Snow (Book)



SnowReviewed by Scott A. Johnson

Written by Ronald Malfi

Published by Leisure Books


It's been a long time since I read a good, old-fashioned monster book and even longer since I've read one that's as really creepy as Snow. With this book Malfi takes a familiar premise, the isolated small town, combines it with several others, and brings up something new, bleak, and pretty damned scary. And it's set against the delightful backdrop of a Norman Rockwell painting of a Christmas village.

Snow begins in an airport, where Todd Curry is hoping his flight to see his son for Christmas hasn't been canceled due to a massive snowstorm. Of course, it has. Determined to get to see his boy and not disappoint him, he and three other people he just met rent an SUV to try to forge through the storm. Things go well until they are flagged down by a man who claims his daughter is lost in the snow. As it turns out, the man is being worn like a meat-suit by creatures who seem to be made of snow, and they've already taken over the entire town in which they pull over. Then the truck stops working, and all hell breaks loose.

Malfi, whose previous credits include the critically acclaimed Shamrock Alley and Passenger, strikes hard and fast with this book, playing on deep-seeded fears of isolation and of one's friends and families turning on them. The desolate little town he builds is picturesque, until one realizes that it seems to be empty and there are giant slicks of blood all over the place. With the town cut off from the rest of the world (none of the electronics work and trying to walk past the borders would be suicide), he is able to build a real sense of surreal danger with his prose. He also does a rather unique take on the children possessed by the monsters that will assuredly leave some readers avoiding elementary schools like the plague.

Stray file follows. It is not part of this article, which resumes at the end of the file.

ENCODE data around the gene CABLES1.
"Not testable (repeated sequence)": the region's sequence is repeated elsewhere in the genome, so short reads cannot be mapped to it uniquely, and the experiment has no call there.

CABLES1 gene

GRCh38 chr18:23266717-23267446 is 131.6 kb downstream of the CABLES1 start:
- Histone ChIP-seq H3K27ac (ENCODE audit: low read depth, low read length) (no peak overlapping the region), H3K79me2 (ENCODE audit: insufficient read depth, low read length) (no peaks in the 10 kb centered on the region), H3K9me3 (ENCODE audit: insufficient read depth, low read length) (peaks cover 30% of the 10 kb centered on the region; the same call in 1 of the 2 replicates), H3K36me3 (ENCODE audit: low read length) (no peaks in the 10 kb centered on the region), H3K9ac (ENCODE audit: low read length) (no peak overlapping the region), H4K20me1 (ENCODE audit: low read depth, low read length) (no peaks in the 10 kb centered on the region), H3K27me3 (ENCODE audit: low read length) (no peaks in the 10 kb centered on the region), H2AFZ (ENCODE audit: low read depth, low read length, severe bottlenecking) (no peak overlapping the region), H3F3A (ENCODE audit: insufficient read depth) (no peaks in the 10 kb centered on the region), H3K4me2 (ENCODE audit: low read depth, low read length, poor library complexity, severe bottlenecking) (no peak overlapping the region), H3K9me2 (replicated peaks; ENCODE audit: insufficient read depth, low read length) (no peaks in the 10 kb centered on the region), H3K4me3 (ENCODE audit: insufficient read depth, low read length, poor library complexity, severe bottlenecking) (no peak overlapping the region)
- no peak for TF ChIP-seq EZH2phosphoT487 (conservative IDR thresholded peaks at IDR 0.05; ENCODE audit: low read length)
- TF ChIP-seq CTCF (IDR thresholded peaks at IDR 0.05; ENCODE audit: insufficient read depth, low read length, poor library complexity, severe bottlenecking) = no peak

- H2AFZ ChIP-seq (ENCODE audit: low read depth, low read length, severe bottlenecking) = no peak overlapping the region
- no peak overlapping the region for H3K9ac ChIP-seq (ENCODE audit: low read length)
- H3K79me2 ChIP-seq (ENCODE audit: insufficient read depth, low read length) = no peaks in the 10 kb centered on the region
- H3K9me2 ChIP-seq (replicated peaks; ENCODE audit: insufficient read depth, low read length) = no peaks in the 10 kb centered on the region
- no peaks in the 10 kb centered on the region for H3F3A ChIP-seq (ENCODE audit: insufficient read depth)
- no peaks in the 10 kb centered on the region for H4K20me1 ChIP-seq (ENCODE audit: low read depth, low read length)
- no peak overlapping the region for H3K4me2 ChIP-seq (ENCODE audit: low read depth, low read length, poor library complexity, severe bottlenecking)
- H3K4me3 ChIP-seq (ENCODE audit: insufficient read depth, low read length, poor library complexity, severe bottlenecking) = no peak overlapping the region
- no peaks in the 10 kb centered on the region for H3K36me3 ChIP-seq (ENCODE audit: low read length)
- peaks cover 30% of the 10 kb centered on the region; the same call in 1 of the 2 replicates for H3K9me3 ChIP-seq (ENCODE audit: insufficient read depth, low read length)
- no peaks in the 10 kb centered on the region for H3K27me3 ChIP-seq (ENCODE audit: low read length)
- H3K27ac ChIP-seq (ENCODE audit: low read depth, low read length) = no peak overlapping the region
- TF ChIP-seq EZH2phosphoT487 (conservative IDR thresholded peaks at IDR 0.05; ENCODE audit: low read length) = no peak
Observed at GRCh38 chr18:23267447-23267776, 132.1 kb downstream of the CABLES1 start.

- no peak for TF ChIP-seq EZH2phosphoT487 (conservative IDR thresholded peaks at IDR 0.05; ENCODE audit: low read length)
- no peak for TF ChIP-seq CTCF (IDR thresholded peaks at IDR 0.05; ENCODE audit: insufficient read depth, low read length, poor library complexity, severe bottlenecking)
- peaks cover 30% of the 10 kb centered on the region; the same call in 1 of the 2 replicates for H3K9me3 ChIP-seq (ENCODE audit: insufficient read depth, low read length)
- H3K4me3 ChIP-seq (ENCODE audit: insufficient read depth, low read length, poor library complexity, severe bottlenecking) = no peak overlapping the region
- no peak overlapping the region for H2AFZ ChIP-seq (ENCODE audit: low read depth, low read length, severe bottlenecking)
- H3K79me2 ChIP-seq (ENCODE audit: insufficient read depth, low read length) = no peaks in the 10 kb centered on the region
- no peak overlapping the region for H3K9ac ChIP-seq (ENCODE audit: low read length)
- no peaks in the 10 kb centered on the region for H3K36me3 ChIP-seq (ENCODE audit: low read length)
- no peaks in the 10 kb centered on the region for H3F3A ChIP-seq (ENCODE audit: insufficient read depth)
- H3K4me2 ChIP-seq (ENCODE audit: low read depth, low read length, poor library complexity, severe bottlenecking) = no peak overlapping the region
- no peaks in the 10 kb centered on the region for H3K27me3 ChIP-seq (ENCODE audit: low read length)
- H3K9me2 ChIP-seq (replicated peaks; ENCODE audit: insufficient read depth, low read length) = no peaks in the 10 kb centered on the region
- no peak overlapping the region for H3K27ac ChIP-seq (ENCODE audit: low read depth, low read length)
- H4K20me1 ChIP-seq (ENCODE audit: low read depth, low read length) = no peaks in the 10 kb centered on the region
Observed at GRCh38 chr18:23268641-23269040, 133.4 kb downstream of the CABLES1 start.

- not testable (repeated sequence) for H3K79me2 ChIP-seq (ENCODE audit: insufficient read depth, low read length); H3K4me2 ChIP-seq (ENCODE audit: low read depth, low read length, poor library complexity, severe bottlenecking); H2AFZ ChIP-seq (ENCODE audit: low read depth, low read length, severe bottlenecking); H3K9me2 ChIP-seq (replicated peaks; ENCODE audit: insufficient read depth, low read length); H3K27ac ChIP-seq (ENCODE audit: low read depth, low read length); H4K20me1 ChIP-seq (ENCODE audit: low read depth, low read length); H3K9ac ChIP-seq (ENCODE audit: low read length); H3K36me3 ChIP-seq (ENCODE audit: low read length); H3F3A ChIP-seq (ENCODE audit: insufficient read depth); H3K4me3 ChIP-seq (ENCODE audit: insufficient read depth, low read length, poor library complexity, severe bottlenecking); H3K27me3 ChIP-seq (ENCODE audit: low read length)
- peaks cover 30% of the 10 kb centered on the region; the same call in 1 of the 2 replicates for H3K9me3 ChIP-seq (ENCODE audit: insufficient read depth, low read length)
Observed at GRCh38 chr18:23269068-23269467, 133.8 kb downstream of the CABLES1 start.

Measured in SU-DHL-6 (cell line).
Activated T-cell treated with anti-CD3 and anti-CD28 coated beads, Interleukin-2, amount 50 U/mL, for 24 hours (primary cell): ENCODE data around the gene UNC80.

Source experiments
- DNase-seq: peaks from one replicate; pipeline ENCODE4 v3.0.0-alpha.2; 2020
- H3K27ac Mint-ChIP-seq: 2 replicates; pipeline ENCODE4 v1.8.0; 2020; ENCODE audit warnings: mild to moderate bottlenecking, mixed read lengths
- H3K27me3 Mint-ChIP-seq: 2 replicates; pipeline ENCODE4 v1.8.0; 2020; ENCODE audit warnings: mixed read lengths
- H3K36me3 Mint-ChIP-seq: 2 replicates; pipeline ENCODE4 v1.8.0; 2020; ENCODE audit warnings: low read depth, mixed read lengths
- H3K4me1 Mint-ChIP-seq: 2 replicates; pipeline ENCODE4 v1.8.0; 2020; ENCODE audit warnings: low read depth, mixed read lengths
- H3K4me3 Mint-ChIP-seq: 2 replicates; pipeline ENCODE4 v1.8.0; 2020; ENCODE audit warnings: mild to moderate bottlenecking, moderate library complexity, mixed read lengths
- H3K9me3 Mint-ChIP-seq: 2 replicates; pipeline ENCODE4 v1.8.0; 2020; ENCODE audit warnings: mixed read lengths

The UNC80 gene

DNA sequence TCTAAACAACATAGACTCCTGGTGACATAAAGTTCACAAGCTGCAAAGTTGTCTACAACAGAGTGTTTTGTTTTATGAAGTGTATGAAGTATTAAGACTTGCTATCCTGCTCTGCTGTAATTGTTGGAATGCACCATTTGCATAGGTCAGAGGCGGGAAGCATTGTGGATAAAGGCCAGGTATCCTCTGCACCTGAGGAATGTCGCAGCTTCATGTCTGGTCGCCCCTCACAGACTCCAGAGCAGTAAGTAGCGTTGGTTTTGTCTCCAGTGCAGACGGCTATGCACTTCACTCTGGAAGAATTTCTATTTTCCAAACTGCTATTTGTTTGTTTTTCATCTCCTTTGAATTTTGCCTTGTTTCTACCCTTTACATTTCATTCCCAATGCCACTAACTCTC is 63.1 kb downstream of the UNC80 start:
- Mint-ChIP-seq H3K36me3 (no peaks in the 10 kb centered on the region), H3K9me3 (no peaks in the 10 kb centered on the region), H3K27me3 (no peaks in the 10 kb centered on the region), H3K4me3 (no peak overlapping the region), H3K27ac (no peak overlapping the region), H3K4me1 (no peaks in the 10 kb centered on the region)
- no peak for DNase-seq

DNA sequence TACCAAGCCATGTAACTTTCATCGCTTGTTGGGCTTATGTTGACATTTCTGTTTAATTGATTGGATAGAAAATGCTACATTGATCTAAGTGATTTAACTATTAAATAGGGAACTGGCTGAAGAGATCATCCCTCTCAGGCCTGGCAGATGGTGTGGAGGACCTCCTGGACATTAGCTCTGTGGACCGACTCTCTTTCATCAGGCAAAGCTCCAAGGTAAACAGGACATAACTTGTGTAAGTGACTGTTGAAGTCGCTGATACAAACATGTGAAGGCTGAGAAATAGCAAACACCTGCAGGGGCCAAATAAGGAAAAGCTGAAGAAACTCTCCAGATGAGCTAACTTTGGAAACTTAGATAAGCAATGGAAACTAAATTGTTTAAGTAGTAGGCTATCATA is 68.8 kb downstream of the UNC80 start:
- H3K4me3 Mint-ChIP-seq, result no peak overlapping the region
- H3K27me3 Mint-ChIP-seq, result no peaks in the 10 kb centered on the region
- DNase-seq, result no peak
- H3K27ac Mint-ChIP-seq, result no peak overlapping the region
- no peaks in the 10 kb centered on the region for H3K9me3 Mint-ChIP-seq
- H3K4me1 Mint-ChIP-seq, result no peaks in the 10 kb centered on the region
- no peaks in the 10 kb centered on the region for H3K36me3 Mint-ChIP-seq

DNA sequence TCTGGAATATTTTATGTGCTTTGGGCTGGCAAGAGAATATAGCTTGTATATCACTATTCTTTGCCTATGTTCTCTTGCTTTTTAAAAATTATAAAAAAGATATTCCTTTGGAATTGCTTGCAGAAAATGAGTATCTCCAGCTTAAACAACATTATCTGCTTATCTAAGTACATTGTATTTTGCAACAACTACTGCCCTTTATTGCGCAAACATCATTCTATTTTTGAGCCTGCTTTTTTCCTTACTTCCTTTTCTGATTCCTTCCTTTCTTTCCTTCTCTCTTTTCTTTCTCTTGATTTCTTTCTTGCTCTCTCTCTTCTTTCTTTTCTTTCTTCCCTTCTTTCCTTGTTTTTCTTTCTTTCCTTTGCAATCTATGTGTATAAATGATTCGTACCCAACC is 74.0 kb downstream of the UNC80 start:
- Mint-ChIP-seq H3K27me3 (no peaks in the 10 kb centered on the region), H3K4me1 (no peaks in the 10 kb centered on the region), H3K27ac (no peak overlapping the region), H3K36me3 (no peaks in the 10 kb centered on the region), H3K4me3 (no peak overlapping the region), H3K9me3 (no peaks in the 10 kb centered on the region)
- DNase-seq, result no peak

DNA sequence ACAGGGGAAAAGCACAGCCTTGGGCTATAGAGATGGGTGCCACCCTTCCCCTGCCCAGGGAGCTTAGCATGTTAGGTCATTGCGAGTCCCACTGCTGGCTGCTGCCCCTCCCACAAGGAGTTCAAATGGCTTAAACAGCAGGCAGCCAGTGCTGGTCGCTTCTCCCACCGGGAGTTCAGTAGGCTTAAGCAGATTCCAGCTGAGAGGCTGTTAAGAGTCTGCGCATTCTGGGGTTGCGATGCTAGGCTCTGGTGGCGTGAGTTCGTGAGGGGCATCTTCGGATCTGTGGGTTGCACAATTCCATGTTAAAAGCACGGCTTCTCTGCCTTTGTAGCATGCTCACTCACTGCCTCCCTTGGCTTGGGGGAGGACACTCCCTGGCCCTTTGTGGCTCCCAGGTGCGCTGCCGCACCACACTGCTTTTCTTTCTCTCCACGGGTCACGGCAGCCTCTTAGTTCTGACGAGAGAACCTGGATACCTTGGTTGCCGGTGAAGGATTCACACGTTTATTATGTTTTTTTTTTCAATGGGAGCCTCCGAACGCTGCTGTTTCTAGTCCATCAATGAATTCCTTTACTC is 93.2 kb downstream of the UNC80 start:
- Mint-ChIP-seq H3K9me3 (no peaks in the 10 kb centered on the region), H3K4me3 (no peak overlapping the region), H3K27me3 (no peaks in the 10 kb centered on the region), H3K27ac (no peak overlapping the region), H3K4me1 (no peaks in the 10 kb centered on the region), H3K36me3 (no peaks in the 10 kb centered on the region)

His two main characters are both wonderfully flawed. Todd, whose gambling addiction caused the breakup of his marriage, plays the part of a broken man seeking redemption admirably. His counterpart, Kate, is a spunky firecracker who, despite the situation, never loses her ability to grab the reader and drag him along.

The only sticking point of this novel is the ending. Without spoiling anything, it stands to reason that extreme circumstances do not leave people unchanged. If anything, it alters their world view and the characters evolve. Yet, the opportunity for the characters to evolve is missed, and it tends to detract from the story. Taken as a whole, however, Snow is an impressively atmospheric novel with a wicked streak. It keeps the reader on his toes, and just when you think you know what's about to happen, Malfi pulls the proverbial rug out from under you. It is an excellent read and makes me look forward to his next offering.

4 out of 5

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Cash Bailey's picture

Sounds good.

And I concur; the more book reviews we get on sites like these the better. Considering the sorry state of the horror film at the moment there's still hundreds of great horror books of every kind sitting on shelves waiting to be read.


Submitted by Cash Bailey on Mon, 05/10/2010 - 11:05pm.
Vanvance1's picture

Thank-you for the review. This has been added to my 'read me' pile.

Book reviews rock.


Submitted by Vanvance1 on Mon, 05/10/2010 - 4:43pm.

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